Dr. Yu also prefers closed rhinoplasty, or an intra-oral approach. “Of course, there are still many cases where you would have to have an open rhinoplasty. Most of the time, it’s done through a transverse incision at the columella. If the surgeon is careful with regard to the skin tension, the scar usually is not bad. Although it could become unpredictable among the Asian or the African-American patients, due to their tendency to form bad scars. But then again, these two populations are exactly the groups of people who would benefit more from the intra-nasal or the intra-oral approaches for rhinoplasty.”
Post-Surgery Scar Care
“Before suture removal, usually no care is needed, just daily cleansing and occasional ointment or lubricant is enough,” says Dr. Lao. Dr. Robbins adds that you can gently clean your sutures with soap and water in the shower. “Try not to use too many wound-care products in the first week,” Dr. Yu advises. “Ointment would be the only thing to use locally. No need to worry about scabs. If you peel that off, you could lose that protective natural biological cover. Let your doctor do the worries. After all, our tissue is designed for great self-healing powers.”
After the sutures are removed, Dr. Robbins instructs patients to use topical scar creams, as well as cocoa butter and vitamin E oil twice a day, and of course sunscreen when outdoors. Dr. Lao adds, “Scar treatment with silicone gel or silicone sheet products for three to six months is recommended to minimize scarring. The most common products that are scientifically proven to be helpful is silicone-related products, and can be in gel or patch form.” Our new favorite: SkinCeuticals Advanced Scar Control, which features a combination of 95-percent silicones, 0.5-percent allantoin, 2-percent fatty acids, and 1-percent ultralight silica to protect and soothe post-procedure skin.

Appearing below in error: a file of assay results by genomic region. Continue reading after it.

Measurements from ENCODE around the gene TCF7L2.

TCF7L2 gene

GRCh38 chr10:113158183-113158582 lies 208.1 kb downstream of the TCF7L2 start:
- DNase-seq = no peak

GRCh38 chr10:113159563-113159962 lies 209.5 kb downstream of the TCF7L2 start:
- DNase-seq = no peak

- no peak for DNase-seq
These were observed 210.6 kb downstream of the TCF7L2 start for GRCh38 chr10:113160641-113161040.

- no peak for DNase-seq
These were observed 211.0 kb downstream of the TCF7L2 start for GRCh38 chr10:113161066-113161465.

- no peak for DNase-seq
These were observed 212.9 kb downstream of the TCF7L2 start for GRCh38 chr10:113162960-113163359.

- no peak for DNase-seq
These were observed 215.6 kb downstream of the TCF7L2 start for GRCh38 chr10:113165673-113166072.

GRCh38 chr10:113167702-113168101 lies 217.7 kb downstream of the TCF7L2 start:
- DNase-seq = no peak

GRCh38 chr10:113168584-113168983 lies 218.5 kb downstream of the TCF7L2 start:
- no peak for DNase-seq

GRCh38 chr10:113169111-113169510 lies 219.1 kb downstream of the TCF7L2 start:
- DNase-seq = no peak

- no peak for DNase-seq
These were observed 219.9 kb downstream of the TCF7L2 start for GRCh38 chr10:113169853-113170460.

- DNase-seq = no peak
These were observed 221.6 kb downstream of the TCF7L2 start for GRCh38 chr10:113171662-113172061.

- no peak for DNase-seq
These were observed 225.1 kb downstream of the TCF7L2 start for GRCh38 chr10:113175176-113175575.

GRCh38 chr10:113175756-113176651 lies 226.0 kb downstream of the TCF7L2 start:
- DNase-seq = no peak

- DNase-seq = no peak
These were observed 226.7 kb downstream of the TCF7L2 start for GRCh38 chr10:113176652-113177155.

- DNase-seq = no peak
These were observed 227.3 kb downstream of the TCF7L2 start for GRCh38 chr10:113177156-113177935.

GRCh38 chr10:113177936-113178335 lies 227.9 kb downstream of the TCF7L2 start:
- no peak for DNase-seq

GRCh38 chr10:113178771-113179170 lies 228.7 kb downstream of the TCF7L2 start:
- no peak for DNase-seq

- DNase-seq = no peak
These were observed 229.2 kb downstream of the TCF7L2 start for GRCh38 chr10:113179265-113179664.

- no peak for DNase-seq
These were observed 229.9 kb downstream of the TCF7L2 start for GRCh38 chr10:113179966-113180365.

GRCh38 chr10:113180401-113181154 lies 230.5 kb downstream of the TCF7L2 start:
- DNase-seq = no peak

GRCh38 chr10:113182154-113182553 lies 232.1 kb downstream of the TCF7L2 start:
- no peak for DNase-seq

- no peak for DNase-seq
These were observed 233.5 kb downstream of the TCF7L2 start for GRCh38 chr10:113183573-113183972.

After having treated burns for 20-plus years, Dr. Williams says he quickly learned that the most important treatment to improve and reduce scarring is to apply pressure to the scar until the scar turns from red-pink to pale-white. “This can be done with finger pressure using Bio-Oil, an excellent product I like,” he says. “This allows an even, firm distribution of pressure to the healing scar. This needs to be done four to five times a day or more if possible.”
Dr. Berkowitz also credits Vbeam laser treatments with helping to reduce the appearance of scars—one treatment per week for six weeks helps reduce erythema. “I also recommend the application of silicone-based gel that incorporates a sunblock, like Sientra Biocorneum, though we don’t recommend it for incisions around the eyes. Silicone gel application is simpler and better-tolerated on the face than silicone sheets, and allows for the application of concealer after it dries.”